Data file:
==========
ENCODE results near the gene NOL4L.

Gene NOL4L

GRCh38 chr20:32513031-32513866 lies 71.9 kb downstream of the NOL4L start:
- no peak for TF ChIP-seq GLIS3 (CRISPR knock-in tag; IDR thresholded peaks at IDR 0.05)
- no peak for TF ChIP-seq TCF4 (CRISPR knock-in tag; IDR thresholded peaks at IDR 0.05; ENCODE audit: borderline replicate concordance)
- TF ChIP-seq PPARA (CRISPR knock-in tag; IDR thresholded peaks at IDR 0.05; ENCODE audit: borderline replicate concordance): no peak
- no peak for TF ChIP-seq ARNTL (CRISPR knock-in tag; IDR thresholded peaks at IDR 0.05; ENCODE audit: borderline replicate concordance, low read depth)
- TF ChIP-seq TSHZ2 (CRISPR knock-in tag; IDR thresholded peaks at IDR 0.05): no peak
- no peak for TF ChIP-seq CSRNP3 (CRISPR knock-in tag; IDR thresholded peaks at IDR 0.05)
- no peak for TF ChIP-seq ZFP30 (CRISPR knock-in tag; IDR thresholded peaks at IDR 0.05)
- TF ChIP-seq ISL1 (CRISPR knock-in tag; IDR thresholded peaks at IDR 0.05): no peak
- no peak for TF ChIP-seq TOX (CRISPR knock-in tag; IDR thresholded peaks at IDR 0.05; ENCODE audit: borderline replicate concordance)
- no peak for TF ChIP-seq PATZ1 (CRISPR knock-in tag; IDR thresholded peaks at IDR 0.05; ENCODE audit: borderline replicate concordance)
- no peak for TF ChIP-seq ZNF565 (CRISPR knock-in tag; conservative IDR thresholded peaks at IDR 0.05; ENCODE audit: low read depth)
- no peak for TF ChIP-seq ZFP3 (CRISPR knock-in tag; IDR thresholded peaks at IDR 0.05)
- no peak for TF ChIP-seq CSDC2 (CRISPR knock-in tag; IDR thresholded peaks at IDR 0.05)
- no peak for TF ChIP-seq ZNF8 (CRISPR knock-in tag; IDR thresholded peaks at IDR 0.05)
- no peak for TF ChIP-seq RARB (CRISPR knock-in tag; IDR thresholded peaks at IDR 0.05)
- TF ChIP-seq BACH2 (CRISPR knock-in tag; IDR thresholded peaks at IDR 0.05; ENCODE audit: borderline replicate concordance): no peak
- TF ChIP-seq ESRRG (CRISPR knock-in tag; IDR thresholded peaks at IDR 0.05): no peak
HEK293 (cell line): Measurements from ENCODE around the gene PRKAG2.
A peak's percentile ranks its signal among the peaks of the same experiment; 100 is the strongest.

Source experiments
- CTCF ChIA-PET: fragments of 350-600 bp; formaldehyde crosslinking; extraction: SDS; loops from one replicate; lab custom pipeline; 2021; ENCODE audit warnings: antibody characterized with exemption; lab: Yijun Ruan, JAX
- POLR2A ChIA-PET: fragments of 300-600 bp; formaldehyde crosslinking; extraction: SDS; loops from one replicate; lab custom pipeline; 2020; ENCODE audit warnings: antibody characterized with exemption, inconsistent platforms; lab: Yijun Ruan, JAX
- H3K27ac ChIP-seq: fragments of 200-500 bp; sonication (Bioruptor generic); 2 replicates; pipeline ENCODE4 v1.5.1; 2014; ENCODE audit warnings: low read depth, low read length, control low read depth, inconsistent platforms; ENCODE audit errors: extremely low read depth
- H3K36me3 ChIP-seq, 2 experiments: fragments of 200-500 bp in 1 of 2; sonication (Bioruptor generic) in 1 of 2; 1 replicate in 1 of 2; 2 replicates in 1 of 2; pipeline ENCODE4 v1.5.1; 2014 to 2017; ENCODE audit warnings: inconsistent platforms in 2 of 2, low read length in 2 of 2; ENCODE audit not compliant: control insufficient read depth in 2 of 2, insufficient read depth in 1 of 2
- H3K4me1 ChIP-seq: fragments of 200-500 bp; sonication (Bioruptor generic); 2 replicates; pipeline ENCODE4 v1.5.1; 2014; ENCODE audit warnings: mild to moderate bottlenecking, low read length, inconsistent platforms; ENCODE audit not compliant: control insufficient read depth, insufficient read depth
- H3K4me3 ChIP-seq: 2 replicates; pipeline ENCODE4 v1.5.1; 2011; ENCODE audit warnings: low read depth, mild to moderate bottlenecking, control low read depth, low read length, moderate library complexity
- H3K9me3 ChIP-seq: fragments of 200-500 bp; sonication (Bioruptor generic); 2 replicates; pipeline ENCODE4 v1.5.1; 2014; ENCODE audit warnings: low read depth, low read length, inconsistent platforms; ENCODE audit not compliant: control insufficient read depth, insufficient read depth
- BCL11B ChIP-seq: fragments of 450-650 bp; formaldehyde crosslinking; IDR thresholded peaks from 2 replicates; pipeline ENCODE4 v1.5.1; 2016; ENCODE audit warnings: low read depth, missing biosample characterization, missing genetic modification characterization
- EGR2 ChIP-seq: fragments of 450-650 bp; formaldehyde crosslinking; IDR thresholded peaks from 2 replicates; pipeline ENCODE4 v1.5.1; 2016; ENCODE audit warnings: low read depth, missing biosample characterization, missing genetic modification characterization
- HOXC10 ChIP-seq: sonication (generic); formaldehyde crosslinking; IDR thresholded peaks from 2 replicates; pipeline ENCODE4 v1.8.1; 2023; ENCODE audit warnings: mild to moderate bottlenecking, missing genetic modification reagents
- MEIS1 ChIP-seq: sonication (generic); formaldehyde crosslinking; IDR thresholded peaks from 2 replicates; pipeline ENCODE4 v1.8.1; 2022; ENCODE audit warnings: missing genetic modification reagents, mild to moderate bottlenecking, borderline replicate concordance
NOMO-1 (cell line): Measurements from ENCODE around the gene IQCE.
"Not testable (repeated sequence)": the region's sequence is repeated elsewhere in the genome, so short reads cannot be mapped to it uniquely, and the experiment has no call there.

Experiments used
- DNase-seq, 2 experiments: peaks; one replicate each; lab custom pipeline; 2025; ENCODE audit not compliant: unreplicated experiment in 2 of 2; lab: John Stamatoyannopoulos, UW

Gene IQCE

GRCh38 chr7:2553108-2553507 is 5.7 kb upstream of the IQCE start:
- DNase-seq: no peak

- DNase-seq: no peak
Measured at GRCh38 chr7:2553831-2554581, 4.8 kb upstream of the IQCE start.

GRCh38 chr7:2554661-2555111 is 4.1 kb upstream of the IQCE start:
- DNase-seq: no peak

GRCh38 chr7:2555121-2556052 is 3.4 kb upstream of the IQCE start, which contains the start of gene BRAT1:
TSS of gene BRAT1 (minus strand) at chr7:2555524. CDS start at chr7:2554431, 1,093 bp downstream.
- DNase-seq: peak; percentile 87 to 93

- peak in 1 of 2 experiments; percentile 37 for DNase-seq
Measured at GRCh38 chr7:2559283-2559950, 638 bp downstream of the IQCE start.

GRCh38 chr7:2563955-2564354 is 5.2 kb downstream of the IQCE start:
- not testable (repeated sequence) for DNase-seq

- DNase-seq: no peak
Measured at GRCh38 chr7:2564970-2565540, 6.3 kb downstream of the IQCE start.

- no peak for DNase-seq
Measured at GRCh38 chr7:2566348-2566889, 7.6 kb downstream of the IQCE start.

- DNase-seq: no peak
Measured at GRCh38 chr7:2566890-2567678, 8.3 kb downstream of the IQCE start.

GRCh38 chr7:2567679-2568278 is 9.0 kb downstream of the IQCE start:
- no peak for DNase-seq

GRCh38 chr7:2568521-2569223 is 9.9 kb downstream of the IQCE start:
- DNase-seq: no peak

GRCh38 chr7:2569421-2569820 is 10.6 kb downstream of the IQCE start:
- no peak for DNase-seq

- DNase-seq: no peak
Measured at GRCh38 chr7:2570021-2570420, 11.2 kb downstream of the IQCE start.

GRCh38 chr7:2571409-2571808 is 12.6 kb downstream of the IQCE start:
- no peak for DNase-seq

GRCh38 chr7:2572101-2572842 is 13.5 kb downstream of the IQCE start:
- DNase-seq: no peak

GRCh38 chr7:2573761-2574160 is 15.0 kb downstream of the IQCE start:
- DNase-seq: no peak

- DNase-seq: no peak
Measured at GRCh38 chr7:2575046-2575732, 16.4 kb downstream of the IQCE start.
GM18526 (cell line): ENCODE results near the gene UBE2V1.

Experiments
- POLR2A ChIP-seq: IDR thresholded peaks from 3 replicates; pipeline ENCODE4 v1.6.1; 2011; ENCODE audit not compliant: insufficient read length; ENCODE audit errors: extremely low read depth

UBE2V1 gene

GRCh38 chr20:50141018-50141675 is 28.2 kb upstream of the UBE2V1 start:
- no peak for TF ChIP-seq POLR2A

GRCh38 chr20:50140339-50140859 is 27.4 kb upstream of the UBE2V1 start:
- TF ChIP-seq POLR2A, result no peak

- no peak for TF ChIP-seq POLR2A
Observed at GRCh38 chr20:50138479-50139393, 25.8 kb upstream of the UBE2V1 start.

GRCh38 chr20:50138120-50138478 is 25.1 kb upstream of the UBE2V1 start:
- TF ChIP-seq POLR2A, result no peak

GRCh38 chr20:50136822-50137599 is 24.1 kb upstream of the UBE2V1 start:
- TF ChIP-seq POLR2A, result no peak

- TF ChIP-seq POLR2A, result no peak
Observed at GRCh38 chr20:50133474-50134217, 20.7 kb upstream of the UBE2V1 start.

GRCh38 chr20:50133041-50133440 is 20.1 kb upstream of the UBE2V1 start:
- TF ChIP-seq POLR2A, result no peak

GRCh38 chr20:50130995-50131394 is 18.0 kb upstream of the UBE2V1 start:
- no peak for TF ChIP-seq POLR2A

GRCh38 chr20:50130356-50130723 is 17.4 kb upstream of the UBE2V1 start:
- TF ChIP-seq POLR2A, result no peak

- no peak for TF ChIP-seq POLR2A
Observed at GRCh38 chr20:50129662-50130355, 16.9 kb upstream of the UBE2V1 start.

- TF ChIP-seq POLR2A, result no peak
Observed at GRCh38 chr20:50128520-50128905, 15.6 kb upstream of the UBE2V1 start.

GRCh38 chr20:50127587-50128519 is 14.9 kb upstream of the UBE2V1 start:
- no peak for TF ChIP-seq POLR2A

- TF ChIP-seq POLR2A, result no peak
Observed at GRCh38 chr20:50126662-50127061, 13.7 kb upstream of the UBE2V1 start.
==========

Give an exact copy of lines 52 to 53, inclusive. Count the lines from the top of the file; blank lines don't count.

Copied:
- not testable (repeated sequence) for DNase-seq

- DNase-seq: no peak